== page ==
IC 1295 is interesting; I've seen it from the Cincinnati suburbs in an 8" SCT with a UHC filter, yet some reports consider it difficult with similar gear in rural skies.

#8 aatt

aatt

    Viking 1

  • -----
  • Posts: 553
  • Joined: 26 Jul 2012
  • Loc: CT

Posted 05 July 2013 - 12:29 PM

I am working on this list right now. Question-in Scutum I think it is IC 1298 right next (or in) globular NCG6712. I had a broad band on and cranked it to 190x. I could not pick that thing out. I stared and swatted at mosquitoes and searched and stared and swatted at mosquitoes to no avail. Is this one that requires even higher mag or must have an OIII? Any tips?

#9 eps0mu0

eps0mu0

    Explorer 1

  • -----
  • Posts: 98
  • Joined: 16 Jan 2006
  • Loc: San Francisco, CA

Posted 05 July 2013 - 02:07 PM

Pete,
In a reply to a recent post of mine, you mentioned the bright planetary NGC6543 in Draco, the "Cat's Eye Nebula". It is an easy one, as I was able to pick it up yesterday. It is well placed for summer viewing.
Regards,
JCF

#10 azure1961p

azure1961p

    Voyager 1

  • *****
  • Posts: 10465
  • Joined: 17 Jan 2009
  • Loc: USA

Posted 05 July 2013 - 02:41 PM

Son of a gun, I omitted 6543!!! And I had it in my head to put it on the list!

Editing.

Aatt: I looked on Safari and the magnitude is omitted - not a good sign!!! I'm thinking it may be incredibly small and very very faint. More over Safari lists it as a multiple star, not a planetary. Hers a link with a graphic - I think its non nebulous. However Burnhams sais: 14th magnitude 17 mag central star, 80x60". Hmmm.
http://www.darkervie...uery.php?IC1298

Kid Orion: NGC40 and NGC7139 are great. The other is farther south than I look for seeing reasons but its a nice call.
Pete

#11 Dave Mitsky

Dave Mitsky

    ISS

  • *****
  • Moderators
  • Posts: 36895
  • Joined: 08 Apr 2002
  • Loc: PA, USA, Planet Earth

Posted 05 July 2013 - 03:33 PM

I am working on this list right now. Question-in Scutum I think it is IC 1298 right next (or in) globular NCG6712. I had a broad band on and cranked it to 190x. I could not pick that thing out. I stared and swatted at mosquitoes and searched and stared and swatted at mosquitoes to no avail. Is this one that requires even higher mag or must have an OIII? Any tips?


IC 1295 is the planetary nebula in the vicinity of NGC 6712. Using a narrowband or OIII filter will make it much easier to see.

Dave Mitsky

#12 Astrojensen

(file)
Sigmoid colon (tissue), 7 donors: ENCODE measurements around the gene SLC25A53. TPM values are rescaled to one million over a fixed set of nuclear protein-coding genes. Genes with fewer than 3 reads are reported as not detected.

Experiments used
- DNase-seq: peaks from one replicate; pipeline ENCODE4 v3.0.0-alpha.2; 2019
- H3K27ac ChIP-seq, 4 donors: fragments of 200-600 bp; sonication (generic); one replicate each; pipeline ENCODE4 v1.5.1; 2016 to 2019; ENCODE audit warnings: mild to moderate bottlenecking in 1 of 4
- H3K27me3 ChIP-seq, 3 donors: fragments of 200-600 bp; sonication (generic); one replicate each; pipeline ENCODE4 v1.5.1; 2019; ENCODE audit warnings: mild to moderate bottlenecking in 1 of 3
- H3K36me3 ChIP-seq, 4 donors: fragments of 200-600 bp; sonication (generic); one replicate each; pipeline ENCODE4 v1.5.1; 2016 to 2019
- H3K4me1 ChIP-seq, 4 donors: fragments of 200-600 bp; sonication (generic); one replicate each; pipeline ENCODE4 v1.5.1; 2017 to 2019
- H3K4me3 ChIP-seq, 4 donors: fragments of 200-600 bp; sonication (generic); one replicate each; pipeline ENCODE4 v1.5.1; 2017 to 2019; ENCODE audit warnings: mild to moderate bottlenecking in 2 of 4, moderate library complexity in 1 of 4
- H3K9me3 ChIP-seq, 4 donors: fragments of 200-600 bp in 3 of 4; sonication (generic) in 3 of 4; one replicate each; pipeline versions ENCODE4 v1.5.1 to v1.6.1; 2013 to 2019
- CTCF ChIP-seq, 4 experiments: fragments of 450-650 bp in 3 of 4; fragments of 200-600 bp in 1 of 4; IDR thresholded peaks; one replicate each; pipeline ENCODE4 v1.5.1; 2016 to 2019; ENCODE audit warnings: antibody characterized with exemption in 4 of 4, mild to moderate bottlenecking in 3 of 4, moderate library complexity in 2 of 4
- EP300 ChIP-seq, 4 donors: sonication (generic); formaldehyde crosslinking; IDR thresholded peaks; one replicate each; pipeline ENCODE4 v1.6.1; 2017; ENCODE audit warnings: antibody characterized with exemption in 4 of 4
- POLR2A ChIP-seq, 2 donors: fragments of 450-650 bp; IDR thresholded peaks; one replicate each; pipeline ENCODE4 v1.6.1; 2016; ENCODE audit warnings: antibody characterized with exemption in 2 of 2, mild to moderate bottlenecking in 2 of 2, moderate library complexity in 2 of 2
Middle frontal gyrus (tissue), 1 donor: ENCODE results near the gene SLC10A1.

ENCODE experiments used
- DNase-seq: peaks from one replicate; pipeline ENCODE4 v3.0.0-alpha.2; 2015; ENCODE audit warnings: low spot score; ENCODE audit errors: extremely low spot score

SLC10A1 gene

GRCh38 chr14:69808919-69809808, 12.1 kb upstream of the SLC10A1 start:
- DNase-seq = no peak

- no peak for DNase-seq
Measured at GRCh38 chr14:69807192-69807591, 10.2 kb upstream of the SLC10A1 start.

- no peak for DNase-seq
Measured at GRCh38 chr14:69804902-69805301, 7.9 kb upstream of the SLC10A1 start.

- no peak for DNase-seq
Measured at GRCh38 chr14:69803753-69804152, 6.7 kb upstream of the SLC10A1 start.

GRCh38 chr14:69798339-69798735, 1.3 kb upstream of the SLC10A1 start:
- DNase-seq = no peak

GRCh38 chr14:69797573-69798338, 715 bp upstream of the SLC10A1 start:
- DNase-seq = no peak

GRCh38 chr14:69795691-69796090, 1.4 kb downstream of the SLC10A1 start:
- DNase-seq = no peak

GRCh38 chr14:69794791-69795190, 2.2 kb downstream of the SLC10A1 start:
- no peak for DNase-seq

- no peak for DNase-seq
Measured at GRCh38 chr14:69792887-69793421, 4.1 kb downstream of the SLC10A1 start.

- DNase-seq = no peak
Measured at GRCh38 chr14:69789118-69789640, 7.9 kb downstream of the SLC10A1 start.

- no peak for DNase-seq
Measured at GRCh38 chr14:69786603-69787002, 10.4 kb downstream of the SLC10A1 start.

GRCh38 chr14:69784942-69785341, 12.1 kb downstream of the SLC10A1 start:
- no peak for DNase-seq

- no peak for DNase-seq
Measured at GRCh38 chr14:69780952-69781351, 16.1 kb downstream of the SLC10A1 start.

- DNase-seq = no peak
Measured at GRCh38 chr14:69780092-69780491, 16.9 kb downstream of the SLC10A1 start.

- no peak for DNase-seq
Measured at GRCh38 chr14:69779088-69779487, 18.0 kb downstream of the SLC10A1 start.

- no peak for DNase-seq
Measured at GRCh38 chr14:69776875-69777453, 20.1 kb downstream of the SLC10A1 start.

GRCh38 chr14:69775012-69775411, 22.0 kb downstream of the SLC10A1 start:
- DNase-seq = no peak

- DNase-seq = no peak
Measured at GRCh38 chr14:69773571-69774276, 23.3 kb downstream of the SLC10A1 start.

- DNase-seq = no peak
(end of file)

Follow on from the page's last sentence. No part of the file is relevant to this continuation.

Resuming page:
Astrojensen

    Fly Me to the Moon

  • *****
  • Posts: 5459
  • Joined: 05 Oct 2008
  • Loc: Bornholm, Denmark

Posted 05 July 2013 - 03:56 PM

Hi Pete

It's a great list of small planetaries, for sure, but I wouldn't call most of them challenging. At least, *I* wouldn't... ;) Most are very bright, mag 8 - 9.

I would call the list "the best small summer planetaries". I've seen many of them in my 63mm, as you may know.


Clear skies!
Thomas, Denmark

#13 azure1961p

azure1961p

    Voyager 1

  • *****
  • Posts: 10465
  • Joined: 17 Jan 2009
  • Loc: USA

Posted 05 July 2013 - 04:50 PM

Thomas - in my light pollution its challenging lol. I agree these are not truly challenging - Ive seen far fainter - but for the magnitude and size of the smallest its fairly challenging for me anyway. The bigger brighter 6210 and other beacons I added on a little later so it became more generalized. I've changed the title per your suggestion.

Pete

#14 LivingNDixie

LivingNDixie

    TSP Chowhound

  • *****
  • Moderators
  • Posts: 18729
  • Joined: 23 Apr 2003
  • Loc: Trussville, AL

Posted 05 July 2013 - 09:35 PM

Great list!

#15 REC

REC

    Fly Me to the Moon

  • *****
  • Posts: 5488
  • Joined: 20 Oct 2010
  • Loc: NC

Posted 06 July 2013 - 01:01 PM

Great list as I really like these more and more. Should I use my narrowband filter for most of these in my 8" SCT?

Thanks for posting!

Bob

#16 azure1961p

azure1961p

    Voyager 1

  • *****
  • Posts: 10465
  • Joined: 17 Jan 2009
  • Loc: USA

Posted 06 July 2013 - 08:04 PM

Bob I would . I find most all planetaries respond well to a UHC or an OIII . Some peculiar ones like ARO11 (Campbell's Hydrogen Star) show better with an HBeta.

Pete

#17 eps0mu0

eps0mu0

    Explorer 1